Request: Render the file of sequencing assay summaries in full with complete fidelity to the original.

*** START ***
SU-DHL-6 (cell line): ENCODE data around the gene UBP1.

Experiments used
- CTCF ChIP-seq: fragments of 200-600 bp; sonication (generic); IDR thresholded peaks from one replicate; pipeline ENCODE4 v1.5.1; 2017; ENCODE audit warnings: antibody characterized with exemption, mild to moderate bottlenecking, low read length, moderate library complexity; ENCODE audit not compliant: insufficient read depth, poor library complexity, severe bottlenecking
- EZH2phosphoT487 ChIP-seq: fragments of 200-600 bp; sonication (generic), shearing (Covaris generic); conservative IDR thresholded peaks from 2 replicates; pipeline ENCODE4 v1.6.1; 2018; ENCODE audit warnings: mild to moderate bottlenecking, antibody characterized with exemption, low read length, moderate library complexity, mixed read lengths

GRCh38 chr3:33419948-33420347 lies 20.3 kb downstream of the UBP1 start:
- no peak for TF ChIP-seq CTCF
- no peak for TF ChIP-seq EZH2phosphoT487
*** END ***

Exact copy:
SU-DHL-6 (cell line): ENCODE data around the gene UBP1.

Experiments used
- CTCF ChIP-seq: fragments of 200-600 bp; sonication (generic); IDR thresholded peaks from one replicate; pipeline ENCODE4 v1.5.1; 2017; ENCODE audit warnings: antibody characterized with exemption, mild to moderate bottlenecking, low read length, moderate library complexity; ENCODE audit not compliant: insufficient read depth, poor library complexity, severe bottlenecking
- EZH2phosphoT487 ChIP-seq: fragments of 200-600 bp; sonication (generic), shearing (Covaris generic); conservative IDR thresholded peaks from 2 replicates; pipeline ENCODE4 v1.6.1; 2018; ENCODE audit warnings: mild to moderate bottlenecking, antibody characterized with exemption, low read length, moderate library complexity, mixed read lengths

GRCh38 chr3:33419948-33420347 lies 20.3 kb downstream of the UBP1 start:
- no peak for TF ChIP-seq CTCF
- no peak for TF ChIP-seq EZH2phosphoT487